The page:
Following on from our previous note discussing who is able to make decisions on behalf of a Jersey company, this note provides a brief summary of how such decisions can be made and documented.
The requirements regarding how the decisions relating to a Jersey company are documented is dictated by a combination of the Companies (Jersey) Law 1991, as amended, (the "Law") and the memorandum and articles of association of the relevant company (the "M&A").
Director decisions- do we need a board meeting?
Having established that the directors have authority to make a particular decision (see our previous note here for more on this), the M&A will always be the starting point when seeking to determine whether the directors can pass resolutions in writing, or if a physical board meeting is required.
Whilst it is common for the M&A to permit the directors to take decisions by way of written resolution, economic substance requirements in Jersey have resulted in board meetings being the preferred method of director decision making wherever practicable. Similarly, although there are no restrictions under the Law as to where meetings must be held, it is typically the case that board meetings are held in Jersey.
Director decisions - who needs to be told about the meeting?
Notice of a board meeting should be given to all the directors. Generally, the M&A will prescribe the relevant notice period, and potentially the form of notice required.The M&A will also typically state that the requisite notice period can be waived with the unanimous consent of the directors (with attendance at the relevant meeting also constituting consent).
Director decisions - who needs to attend the meeting? The minimum number of directors required for a board meeting to be "quorate" should be clearly set out in the M&A.
Quorum requirements will vary depending on the nature of the company- for example, it would be typical for joint venture companies to have more extensive requirements (perhaps with particular classes of director(s) required to be in attendance).
Director decisions- can the board pass a resolution in writing?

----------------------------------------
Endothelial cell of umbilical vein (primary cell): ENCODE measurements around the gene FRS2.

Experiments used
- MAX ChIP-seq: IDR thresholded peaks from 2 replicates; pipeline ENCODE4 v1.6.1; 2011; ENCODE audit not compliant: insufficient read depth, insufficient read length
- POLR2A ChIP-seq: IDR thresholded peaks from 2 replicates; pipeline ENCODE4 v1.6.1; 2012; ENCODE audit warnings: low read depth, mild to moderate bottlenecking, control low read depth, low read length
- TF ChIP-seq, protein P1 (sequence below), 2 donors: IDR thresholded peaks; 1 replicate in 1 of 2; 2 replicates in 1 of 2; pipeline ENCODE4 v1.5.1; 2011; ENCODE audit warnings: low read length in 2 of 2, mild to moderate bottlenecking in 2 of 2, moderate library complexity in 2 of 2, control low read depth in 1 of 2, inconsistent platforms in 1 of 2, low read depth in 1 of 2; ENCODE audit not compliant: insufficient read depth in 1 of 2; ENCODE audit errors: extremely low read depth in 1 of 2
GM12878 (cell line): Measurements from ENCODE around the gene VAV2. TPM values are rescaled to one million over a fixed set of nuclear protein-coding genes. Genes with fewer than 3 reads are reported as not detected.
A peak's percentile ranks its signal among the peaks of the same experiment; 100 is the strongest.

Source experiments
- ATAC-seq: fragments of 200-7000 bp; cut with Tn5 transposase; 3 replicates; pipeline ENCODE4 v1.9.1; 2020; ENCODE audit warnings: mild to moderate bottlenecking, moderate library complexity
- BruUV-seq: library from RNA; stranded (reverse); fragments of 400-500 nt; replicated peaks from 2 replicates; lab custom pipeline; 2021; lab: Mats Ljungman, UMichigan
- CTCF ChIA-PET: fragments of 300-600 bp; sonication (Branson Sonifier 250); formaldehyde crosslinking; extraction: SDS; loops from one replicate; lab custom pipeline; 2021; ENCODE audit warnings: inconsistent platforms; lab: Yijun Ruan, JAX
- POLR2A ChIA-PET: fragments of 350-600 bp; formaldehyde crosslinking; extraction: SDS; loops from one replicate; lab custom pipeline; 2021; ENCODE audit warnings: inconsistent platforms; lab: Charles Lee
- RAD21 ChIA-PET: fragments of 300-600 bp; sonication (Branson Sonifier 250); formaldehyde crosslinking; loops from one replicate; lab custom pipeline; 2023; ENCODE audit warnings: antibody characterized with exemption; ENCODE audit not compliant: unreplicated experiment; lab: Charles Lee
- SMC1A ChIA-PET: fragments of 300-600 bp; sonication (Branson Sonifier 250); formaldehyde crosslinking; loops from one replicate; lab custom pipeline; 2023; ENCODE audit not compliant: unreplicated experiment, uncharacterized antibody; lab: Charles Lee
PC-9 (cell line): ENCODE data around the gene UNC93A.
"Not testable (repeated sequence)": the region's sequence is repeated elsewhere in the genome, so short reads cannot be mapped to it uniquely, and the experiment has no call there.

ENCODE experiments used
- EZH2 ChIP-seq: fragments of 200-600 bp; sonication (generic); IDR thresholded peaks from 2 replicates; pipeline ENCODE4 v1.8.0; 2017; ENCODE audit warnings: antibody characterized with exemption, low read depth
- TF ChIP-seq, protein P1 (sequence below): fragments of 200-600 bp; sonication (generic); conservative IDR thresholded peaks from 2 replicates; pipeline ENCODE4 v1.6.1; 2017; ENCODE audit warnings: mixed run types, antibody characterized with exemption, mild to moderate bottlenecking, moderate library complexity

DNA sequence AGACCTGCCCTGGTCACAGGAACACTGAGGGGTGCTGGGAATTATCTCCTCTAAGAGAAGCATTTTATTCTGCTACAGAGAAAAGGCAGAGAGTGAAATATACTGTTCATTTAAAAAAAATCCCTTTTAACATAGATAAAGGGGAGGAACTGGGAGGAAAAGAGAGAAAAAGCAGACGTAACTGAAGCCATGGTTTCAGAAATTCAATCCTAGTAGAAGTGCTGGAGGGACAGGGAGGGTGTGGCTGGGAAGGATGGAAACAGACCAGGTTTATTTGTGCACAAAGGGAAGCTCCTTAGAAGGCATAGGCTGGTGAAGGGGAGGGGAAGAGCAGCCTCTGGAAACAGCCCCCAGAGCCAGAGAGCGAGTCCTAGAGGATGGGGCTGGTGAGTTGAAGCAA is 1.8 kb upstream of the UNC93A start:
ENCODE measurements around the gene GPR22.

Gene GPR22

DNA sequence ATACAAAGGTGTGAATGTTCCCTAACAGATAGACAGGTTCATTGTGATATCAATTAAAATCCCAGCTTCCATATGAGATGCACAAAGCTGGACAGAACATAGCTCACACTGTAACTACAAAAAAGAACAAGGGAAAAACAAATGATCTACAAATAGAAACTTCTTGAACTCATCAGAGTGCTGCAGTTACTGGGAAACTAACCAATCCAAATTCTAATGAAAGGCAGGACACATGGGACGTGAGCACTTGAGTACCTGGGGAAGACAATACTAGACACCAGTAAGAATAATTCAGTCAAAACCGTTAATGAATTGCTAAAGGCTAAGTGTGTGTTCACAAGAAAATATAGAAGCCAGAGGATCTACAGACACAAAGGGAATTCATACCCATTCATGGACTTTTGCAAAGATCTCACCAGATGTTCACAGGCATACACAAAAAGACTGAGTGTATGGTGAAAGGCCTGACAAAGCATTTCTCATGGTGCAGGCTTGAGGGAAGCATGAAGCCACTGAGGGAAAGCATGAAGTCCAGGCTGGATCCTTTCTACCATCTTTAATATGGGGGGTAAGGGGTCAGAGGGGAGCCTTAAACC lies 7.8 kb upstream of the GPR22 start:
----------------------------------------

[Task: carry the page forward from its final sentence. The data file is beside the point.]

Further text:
The M&A will typically allow for the directors to pass resolutions in writing, although it is common for such resolutions to require unanimous consent (rather than the majority of directors in attendance at a meeting).
As mentioned above, economic substance requirements should be considered when passing resolutions in writing.
Shareholder decisions - do we need an annual general meeting?
There is no requirement to hold annual general meetings for private companies, unless required to do so by the M&A.
Where annual general meetings are required, they must be held annually, and more than 22 months apart.
Shareholder decisions - do we need a general meeting?
If a particular decision requires shareholder approval (or can only be actioned by a resolution of the shareholders), unless the M&A provide otherwise, all shareholders entitled to vote on the resolution may do so by way of a written resolution (other than a resolution to remove an auditor).
The M&A may provide for a specified majority to pass shareholder resolutions in writing. This is often higher than the majority required at a general meeting, but cannot be less than two-thirds in the case of matters requiring approval by special resolution.
Shareholder decisions - who needs to be told about the meeting?
If a general meeting is to be held, all such meetings must be called on a least 14 days' written notice (unless a prescribed majority of shareholders holding at least 90% of the voting rights agree to short notice).
Shareholder decisions- who needs to attend the meeting?
The default position under the Law (which is subject to anything to the contrary in the M&A), is for two shareholders or their proxies to be present at a meeting in order for the meeting to be quorate. Where a company has a sole shareholder, or where the M&A allow, one shareholder may form the quorum for a meeting. Furthermore, unless the M&A specify otherwise, shareholders may participate in meetings by way of telephone or video conferences.
The Law provides shareholders of a company with the right to appoint a proxy to attend and vote at a shareholders' meeting in a shareholder's absence. The notice of a general meeting must provide details as to how the shareholders should appoint proxies if they wish to do so, and include any requirements and/or the deadline for the return of proxy forms.
The content of this article is intended to provide a general guide to the subject matter. Specialist advice should be sought about your specific circumstances.